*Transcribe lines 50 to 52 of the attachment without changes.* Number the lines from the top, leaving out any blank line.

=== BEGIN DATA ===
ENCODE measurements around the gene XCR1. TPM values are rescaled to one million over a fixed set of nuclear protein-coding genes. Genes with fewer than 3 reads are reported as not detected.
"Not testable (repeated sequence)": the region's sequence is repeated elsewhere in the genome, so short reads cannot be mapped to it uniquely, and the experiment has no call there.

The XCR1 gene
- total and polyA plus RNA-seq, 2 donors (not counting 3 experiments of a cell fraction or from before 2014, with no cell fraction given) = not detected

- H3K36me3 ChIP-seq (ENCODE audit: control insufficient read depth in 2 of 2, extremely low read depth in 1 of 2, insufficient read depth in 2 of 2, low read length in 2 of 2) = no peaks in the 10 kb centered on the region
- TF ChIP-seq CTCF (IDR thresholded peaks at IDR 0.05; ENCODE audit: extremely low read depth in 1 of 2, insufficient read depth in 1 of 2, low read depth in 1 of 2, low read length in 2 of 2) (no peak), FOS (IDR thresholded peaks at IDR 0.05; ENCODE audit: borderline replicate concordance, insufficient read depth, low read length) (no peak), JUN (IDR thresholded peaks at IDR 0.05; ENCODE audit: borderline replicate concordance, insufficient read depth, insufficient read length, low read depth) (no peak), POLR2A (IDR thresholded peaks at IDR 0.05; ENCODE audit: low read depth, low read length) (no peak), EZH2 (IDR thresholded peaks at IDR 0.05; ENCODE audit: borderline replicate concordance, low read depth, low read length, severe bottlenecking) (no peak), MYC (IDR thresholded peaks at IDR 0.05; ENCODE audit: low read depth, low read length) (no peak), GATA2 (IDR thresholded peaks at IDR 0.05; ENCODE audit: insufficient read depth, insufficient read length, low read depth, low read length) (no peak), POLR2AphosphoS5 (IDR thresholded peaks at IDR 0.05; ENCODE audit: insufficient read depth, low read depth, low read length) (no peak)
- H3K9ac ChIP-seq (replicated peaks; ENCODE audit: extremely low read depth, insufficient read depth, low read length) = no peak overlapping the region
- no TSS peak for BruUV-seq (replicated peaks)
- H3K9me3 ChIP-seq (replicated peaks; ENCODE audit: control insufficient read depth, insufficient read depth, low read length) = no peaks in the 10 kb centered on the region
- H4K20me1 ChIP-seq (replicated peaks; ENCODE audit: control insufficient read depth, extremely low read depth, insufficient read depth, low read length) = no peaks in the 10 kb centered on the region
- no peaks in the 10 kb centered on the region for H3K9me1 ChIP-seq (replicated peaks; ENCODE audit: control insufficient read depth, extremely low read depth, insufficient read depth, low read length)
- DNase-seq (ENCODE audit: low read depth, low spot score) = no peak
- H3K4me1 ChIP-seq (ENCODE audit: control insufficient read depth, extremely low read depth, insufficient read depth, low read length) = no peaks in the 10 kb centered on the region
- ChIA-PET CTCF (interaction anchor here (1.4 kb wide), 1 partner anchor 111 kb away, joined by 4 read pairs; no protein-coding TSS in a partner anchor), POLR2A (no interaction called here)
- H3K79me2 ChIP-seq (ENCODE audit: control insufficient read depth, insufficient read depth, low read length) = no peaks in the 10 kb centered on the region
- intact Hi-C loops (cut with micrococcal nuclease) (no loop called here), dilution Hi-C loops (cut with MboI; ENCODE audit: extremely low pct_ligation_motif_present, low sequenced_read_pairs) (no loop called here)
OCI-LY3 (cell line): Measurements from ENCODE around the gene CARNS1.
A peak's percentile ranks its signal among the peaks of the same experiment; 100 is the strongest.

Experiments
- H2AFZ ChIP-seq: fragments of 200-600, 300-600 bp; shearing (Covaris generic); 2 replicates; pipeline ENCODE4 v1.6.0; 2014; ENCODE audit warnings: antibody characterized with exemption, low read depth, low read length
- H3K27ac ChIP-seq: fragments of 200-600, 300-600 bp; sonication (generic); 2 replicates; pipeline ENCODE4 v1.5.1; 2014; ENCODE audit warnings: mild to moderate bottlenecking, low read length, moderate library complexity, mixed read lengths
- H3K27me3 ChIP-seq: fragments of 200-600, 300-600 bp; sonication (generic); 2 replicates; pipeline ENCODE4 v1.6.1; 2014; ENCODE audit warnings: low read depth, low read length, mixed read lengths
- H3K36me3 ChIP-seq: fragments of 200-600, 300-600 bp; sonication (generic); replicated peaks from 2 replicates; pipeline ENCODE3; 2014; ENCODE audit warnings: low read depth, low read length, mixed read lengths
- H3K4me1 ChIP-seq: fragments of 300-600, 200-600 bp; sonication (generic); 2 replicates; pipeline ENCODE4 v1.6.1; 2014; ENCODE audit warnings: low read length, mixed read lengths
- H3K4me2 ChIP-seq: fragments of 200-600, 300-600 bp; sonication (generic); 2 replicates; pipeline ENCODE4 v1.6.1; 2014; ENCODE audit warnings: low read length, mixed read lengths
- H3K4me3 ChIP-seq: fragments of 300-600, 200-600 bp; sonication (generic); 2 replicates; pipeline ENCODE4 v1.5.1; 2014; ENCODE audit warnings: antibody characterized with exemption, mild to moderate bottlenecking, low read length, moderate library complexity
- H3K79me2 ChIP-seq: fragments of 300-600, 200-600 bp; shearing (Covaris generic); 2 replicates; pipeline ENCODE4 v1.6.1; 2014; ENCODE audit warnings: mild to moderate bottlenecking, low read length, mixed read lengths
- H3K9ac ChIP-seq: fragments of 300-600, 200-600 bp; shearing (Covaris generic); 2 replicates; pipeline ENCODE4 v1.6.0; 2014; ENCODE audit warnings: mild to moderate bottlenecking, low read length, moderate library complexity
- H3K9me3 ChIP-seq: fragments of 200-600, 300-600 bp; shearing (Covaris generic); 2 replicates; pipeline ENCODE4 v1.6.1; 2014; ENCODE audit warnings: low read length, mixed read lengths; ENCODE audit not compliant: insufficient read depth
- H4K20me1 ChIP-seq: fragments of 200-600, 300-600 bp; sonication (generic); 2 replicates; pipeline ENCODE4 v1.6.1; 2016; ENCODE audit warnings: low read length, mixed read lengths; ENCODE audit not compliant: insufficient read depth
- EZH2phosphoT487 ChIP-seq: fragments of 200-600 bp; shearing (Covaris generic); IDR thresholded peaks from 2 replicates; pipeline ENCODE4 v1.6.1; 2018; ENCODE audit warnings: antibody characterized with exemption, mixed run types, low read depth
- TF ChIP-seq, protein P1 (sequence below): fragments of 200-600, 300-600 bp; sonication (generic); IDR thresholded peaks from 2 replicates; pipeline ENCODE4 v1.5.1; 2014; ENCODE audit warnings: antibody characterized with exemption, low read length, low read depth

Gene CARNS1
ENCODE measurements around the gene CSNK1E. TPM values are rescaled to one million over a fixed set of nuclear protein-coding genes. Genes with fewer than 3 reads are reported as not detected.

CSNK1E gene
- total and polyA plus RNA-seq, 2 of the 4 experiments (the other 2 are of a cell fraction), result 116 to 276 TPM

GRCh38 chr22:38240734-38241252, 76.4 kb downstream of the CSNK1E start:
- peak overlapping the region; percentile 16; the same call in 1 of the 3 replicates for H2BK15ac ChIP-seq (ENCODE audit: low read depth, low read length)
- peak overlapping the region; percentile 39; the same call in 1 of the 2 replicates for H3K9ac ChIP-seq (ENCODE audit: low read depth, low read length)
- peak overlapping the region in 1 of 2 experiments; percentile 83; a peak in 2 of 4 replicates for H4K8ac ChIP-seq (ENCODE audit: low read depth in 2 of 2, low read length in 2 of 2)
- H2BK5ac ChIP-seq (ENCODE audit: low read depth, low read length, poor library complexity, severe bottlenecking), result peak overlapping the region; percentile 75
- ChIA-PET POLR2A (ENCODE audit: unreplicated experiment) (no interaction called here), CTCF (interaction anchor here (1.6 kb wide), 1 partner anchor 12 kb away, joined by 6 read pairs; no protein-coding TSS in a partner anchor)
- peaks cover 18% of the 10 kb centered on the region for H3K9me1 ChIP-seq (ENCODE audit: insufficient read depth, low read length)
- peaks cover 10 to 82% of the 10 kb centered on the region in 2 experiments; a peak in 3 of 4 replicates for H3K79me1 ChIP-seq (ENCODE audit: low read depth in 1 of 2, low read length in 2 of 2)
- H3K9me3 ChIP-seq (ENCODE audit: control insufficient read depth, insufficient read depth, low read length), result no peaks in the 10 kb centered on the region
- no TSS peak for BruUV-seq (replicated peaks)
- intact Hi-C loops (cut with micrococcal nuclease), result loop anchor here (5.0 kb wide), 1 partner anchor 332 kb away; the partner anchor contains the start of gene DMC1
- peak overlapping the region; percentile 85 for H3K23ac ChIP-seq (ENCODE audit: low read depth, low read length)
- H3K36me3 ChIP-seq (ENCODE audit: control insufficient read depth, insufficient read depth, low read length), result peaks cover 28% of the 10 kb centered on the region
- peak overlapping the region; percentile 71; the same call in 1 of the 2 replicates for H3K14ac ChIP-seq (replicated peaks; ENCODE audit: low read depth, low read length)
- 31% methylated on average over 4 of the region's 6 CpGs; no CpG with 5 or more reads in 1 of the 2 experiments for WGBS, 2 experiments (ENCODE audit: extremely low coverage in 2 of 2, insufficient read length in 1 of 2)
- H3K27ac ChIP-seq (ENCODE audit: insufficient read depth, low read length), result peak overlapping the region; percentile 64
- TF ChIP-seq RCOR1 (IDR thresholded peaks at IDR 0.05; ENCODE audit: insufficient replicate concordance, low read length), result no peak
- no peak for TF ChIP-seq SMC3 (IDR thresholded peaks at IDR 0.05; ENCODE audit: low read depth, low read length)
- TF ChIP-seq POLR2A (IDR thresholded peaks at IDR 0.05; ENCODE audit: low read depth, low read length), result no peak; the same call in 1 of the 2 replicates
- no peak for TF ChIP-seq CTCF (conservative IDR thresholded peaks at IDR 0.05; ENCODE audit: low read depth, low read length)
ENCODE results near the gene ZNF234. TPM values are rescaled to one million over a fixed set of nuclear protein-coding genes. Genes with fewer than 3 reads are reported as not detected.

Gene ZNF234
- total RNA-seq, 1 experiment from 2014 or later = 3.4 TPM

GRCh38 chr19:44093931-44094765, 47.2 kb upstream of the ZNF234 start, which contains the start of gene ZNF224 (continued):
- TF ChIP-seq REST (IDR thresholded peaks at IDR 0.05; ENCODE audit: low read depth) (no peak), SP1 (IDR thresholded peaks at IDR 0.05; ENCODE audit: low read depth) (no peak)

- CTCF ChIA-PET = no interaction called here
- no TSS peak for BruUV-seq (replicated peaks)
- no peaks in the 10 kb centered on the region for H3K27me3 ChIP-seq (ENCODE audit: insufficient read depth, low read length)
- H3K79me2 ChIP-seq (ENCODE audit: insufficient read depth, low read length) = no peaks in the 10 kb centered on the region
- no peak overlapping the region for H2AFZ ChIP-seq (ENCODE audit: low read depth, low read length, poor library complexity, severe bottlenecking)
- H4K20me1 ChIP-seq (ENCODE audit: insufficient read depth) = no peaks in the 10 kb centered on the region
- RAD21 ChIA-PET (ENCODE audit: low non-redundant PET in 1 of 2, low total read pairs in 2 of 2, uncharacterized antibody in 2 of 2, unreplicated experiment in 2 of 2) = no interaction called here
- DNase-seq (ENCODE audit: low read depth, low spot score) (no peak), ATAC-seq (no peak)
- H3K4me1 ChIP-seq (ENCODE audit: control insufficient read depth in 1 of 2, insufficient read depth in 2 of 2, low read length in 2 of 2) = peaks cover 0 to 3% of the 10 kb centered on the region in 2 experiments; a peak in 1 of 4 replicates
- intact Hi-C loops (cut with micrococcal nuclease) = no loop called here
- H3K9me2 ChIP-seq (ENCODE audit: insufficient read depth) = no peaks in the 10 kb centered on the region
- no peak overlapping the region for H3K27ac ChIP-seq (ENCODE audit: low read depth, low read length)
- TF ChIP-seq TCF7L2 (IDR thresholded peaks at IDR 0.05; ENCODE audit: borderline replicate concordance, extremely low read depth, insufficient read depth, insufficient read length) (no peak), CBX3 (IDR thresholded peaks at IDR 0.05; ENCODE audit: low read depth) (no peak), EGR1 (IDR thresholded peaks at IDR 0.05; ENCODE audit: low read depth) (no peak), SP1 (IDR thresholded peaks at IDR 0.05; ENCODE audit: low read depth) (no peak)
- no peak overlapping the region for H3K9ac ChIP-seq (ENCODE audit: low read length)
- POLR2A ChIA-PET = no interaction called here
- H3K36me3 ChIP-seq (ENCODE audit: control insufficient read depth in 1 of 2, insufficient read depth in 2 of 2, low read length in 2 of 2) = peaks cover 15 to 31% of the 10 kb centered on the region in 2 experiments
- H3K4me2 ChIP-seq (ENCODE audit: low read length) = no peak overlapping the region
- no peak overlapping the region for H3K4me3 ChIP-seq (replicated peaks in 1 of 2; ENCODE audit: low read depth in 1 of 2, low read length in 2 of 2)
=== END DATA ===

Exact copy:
- peak overlapping the region; percentile 71; the same call in 1 of the 2 replicates for H3K14ac ChIP-seq (replicated peaks; ENCODE audit: low read depth, low read length)
- 31% methylated on average over 4 of the region's 6 CpGs; no CpG with 5 or more reads in 1 of the 2 experiments for WGBS, 2 experiments (ENCODE audit: extremely low coverage in 2 of 2, insufficient read length in 1 of 2)
- H3K27ac ChIP-seq (ENCODE audit: insufficient read depth, low read length), result peak overlapping the region; percentile 64